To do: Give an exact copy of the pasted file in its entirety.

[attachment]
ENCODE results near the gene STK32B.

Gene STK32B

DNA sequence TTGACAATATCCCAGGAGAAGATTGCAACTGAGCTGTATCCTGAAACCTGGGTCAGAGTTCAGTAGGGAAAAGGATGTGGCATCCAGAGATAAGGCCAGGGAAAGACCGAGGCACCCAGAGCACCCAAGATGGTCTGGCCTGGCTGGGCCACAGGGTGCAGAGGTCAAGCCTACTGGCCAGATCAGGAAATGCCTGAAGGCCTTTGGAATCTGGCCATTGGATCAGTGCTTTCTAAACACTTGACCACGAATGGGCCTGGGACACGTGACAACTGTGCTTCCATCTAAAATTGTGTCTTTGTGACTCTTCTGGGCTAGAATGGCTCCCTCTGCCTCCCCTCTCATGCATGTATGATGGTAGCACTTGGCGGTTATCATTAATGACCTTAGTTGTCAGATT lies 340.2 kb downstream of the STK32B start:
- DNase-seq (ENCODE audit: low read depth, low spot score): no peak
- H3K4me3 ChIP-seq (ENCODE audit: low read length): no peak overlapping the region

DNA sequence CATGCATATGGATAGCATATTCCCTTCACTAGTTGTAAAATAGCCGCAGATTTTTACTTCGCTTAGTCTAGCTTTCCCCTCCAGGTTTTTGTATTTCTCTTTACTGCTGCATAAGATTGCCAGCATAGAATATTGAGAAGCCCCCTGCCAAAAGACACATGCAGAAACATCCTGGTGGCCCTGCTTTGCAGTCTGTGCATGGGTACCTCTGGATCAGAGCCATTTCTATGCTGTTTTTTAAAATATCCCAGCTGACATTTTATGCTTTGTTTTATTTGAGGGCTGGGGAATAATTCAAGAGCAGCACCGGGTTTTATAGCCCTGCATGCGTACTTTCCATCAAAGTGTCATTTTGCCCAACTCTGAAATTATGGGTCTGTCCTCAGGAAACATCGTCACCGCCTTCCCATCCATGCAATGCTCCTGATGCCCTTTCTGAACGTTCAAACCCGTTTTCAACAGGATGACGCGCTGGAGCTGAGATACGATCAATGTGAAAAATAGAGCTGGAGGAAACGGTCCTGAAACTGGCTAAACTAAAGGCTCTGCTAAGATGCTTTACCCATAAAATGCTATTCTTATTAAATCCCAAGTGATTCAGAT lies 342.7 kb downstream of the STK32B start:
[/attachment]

ENCODE results near the gene STK32B.

Gene STK32B

DNA sequence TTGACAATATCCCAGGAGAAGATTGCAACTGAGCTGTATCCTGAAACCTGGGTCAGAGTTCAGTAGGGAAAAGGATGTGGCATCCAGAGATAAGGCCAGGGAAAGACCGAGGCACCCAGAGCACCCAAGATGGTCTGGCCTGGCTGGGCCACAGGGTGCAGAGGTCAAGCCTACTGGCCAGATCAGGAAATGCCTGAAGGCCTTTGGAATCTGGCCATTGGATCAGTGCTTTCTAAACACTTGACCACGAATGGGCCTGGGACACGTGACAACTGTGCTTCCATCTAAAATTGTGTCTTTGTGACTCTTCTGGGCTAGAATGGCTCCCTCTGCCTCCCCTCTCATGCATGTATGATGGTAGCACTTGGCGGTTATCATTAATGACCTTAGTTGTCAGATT lies 340.2 kb downstream of the STK32B start:
- DNase-seq (ENCODE audit: low read depth, low spot score): no peak
- H3K4me3 ChIP-seq (ENCODE audit: low read length): no peak overlapping the region

DNA sequence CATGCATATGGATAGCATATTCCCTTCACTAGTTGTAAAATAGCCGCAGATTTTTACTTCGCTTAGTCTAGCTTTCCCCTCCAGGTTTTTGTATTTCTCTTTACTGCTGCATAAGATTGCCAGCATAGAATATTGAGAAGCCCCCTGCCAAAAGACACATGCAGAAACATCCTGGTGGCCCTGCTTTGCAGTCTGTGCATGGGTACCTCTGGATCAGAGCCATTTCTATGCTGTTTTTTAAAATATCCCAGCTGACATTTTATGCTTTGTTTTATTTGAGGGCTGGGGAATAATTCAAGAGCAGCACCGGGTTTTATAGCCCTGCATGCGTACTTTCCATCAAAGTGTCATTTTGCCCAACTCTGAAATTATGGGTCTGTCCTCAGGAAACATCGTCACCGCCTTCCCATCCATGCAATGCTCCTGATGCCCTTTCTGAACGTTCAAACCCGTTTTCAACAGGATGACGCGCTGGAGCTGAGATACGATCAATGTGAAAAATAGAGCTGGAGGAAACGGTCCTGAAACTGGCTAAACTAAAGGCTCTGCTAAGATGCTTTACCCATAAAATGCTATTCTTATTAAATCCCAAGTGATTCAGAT lies 342.7 kb downstream of the STK32B start: